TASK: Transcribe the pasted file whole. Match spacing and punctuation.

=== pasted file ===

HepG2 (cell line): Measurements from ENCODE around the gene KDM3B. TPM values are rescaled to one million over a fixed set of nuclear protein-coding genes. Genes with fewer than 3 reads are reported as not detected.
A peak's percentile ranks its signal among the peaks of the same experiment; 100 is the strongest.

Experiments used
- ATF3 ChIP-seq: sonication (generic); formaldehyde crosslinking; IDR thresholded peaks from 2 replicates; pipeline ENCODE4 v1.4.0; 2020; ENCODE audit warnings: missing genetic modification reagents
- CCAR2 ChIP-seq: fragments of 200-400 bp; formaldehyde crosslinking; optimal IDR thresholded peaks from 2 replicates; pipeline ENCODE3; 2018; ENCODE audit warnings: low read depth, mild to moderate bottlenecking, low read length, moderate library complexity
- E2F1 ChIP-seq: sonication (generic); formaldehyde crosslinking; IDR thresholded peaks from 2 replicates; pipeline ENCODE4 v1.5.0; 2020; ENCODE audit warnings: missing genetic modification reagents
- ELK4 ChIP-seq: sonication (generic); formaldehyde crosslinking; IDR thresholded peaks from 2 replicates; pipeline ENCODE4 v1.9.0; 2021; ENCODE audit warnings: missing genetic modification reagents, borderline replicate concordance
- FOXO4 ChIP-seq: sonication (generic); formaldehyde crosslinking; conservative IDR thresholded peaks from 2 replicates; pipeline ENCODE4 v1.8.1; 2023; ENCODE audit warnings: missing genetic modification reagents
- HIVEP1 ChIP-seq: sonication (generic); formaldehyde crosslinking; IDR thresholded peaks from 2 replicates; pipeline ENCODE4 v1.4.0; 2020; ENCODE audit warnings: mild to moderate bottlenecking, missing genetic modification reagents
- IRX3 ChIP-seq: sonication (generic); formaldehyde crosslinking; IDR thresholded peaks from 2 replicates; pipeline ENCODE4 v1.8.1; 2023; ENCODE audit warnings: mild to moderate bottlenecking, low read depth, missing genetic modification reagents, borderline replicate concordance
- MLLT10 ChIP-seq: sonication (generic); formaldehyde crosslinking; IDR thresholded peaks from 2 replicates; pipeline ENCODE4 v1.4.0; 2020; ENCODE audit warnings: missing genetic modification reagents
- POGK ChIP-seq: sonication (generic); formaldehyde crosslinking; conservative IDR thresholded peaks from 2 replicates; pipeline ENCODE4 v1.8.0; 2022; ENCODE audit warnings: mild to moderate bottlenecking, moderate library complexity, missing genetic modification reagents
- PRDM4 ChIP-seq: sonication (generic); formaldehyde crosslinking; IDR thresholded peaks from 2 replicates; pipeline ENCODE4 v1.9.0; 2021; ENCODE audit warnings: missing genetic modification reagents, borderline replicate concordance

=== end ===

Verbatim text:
HepG2 (cell line): Measurements from ENCODE around the gene KDM3B. TPM values are rescaled to one million over a fixed set of nuclear protein-coding genes. Genes with fewer than 3 reads are reported as not detected.
A peak's percentile ranks its signal among the peaks of the same experiment; 100 is the strongest.

Experiments used
- ATF3 ChIP-seq: sonication (generic); formaldehyde crosslinking; IDR thresholded peaks from 2 replicates; pipeline ENCODE4 v1.4.0; 2020; ENCODE audit warnings: missing genetic modification reagents
- CCAR2 ChIP-seq: fragments of 200-400 bp; formaldehyde crosslinking; optimal IDR thresholded peaks from 2 replicates; pipeline ENCODE3; 2018; ENCODE audit warnings: low read depth, mild to moderate bottlenecking, low read length, moderate library complexity
- E2F1 ChIP-seq: sonication (generic); formaldehyde crosslinking; IDR thresholded peaks from 2 replicates; pipeline ENCODE4 v1.5.0; 2020; ENCODE audit warnings: missing genetic modification reagents
- ELK4 ChIP-seq: sonication (generic); formaldehyde crosslinking; IDR thresholded peaks from 2 replicates; pipeline ENCODE4 v1.9.0; 2021; ENCODE audit warnings: missing genetic modification reagents, borderline replicate concordance
- FOXO4 ChIP-seq: sonication (generic); formaldehyde crosslinking; conservative IDR thresholded peaks from 2 replicates; pipeline ENCODE4 v1.8.1; 2023; ENCODE audit warnings: missing genetic modification reagents
- HIVEP1 ChIP-seq: sonication (generic); formaldehyde crosslinking; IDR thresholded peaks from 2 replicates; pipeline ENCODE4 v1.4.0; 2020; ENCODE audit warnings: mild to moderate bottlenecking, missing genetic modification reagents
- IRX3 ChIP-seq: sonication (generic); formaldehyde crosslinking; IDR thresholded peaks from 2 replicates; pipeline ENCODE4 v1.8.1; 2023; ENCODE audit warnings: mild to moderate bottlenecking, low read depth, missing genetic modification reagents, borderline replicate concordance
- MLLT10 ChIP-seq: sonication (generic); formaldehyde crosslinking; IDR thresholded peaks from 2 replicates; pipeline ENCODE4 v1.4.0; 2020; ENCODE audit warnings: missing genetic modification reagents
- POGK ChIP-seq: sonication (generic); formaldehyde crosslinking; conservative IDR thresholded peaks from 2 replicates; pipeline ENCODE4 v1.8.0; 2022; ENCODE audit warnings: mild to moderate bottlenecking, moderate library complexity, missing genetic modification reagents
- PRDM4 ChIP-seq: sonication (generic); formaldehyde crosslinking; IDR thresholded peaks from 2 replicates; pipeline ENCODE4 v1.9.0; 2021; ENCODE audit warnings: missing genetic modification reagents, borderline replicate concordance